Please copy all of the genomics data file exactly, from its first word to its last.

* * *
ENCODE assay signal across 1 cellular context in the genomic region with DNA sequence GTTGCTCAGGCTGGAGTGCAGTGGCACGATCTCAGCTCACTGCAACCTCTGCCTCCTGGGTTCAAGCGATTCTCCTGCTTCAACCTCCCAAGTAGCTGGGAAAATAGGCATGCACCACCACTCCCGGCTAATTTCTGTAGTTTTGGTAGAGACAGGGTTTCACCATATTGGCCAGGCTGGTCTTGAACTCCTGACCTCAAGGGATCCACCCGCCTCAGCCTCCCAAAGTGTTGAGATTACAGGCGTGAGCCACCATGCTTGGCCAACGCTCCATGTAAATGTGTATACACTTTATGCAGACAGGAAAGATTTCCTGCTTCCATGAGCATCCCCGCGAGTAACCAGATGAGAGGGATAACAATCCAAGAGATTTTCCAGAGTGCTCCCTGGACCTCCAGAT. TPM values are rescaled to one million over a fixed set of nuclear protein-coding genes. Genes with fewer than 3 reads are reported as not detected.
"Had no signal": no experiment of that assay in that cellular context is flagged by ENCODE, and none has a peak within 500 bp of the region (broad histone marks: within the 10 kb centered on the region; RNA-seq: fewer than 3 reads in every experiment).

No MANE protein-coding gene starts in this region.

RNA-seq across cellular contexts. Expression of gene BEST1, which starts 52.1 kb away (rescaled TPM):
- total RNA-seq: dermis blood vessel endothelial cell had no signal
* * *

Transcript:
ENCODE assay signal across 1 cellular context in the genomic region with DNA sequence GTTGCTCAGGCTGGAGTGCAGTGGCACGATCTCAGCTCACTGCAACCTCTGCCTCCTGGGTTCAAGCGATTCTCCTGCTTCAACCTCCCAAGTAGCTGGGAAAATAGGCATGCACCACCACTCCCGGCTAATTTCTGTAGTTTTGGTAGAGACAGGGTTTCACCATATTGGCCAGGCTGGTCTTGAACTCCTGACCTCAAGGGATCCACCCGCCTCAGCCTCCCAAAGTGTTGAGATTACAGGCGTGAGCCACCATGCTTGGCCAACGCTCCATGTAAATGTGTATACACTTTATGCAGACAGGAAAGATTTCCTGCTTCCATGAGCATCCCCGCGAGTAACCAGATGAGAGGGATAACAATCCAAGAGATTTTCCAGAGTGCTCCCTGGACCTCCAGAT. TPM values are rescaled to one million over a fixed set of nuclear protein-coding genes. Genes with fewer than 3 reads are reported as not detected.
"Had no signal": no experiment of that assay in that cellular context is flagged by ENCODE, and none has a peak within 500 bp of the region (broad histone marks: within the 10 kb centered on the region; RNA-seq: fewer than 3 reads in every experiment).

No MANE protein-coding gene starts in this region.

RNA-seq across cellular contexts. Expression of gene BEST1, which starts 52.1 kb away (rescaled TPM):
- total RNA-seq: dermis blood vessel endothelial cell had no signal